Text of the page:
From Lost Trust To Accountability: The Future Of Governance
In the spring of 2019, Baltimore Mayor Catherine Pugh resigned amid the fallout from the “Healthy Holly” scandal, where she struck more than $800,000 in deals to sell copies of her self-published children books. Although she’d lost the support of the City Council, they had no power to remove her unless she was convicted of a crime.
That incident led many to question the way the Baltimore City government is structured. Mayors of Baltimore have a lot of power relative to mayors in many other cities because of our so-called strong mayor system. And some on the City Council are trying to change that through charter amendments that would make major changes to how the city government is run.
Last month, the Baltimore City Council created a new committee called the Equity and Structure Committee, which is holding hearings on seven such charter amendments, including ones to reduce the number of votes needed to overturn a mayoral veto, one creating a city administrator position, and another allowing the council to remove the mayor with the approval of three-fourths of its members. If the Council can pass the measures by August they will move on to the Mayor and then to the ballot in November.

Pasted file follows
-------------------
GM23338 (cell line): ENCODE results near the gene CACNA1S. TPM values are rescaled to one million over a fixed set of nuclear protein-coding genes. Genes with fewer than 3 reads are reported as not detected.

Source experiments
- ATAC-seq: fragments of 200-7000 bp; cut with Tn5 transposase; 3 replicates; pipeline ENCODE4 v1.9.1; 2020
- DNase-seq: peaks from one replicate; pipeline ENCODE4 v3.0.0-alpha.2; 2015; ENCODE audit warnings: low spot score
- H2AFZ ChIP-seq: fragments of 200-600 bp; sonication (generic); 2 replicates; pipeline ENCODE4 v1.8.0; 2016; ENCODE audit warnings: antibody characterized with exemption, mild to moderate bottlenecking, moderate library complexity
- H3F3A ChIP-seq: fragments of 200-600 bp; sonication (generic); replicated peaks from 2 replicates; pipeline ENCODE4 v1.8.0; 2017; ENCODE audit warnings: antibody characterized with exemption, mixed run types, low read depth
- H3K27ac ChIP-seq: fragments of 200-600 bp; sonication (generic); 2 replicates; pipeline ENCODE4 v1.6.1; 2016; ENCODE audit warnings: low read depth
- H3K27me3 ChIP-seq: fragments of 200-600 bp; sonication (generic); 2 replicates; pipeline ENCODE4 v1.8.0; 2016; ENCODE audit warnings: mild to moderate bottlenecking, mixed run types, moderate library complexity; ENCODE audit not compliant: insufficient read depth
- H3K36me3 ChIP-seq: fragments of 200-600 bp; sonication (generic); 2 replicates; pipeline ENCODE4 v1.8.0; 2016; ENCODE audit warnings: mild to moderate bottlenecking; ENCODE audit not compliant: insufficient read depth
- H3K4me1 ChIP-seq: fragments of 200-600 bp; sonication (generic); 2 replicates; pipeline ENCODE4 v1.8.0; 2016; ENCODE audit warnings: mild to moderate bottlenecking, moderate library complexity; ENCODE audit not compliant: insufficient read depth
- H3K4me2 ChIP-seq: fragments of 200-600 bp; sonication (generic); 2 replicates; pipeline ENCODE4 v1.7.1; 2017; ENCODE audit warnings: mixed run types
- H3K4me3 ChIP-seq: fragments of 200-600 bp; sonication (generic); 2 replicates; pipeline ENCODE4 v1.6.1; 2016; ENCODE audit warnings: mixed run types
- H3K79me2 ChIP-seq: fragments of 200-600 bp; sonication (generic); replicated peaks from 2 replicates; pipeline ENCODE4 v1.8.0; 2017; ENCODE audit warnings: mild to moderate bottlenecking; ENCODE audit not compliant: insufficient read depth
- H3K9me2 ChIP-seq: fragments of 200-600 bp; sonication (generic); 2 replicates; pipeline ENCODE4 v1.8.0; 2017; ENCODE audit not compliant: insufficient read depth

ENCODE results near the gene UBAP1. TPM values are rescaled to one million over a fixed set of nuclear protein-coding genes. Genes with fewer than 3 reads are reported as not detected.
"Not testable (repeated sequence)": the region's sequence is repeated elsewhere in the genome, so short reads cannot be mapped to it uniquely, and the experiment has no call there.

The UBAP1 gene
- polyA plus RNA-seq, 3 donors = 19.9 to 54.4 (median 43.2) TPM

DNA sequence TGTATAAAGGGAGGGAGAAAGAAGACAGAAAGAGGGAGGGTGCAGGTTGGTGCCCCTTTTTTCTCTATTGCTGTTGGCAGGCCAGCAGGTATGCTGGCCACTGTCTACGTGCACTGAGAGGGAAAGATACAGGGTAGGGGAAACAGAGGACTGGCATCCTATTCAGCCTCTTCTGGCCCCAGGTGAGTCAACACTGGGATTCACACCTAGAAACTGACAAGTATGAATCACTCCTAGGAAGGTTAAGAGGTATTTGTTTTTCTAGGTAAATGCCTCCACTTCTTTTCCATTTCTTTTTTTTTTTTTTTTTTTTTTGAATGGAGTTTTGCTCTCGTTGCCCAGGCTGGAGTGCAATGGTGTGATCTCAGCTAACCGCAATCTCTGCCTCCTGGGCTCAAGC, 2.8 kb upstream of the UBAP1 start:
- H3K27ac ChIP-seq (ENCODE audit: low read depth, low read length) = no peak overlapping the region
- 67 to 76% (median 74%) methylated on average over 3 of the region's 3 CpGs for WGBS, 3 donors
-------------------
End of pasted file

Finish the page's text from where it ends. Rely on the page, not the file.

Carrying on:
On this episode of Future City, we explore the history of the Baltimore City government and why it is set up the way it is. We’ll explore how governments in other cities are run differently, and talk about the pros and cons of city administrator and strong mayor systems. Finally, we’ll discuss how city governments are using data to drive policy and service delivery.
Matthew Crenson, Professor Emeritus and Academy Professor at the Johns Hopkins Krieger School of Arts and Sciences Department of Political Science
Chris Warshaw, Assistant Professor of Political Science at George Washington University
Beth Blauer, Executive Director at Johns Hopkins University Centers for Civic Impact (GovEx)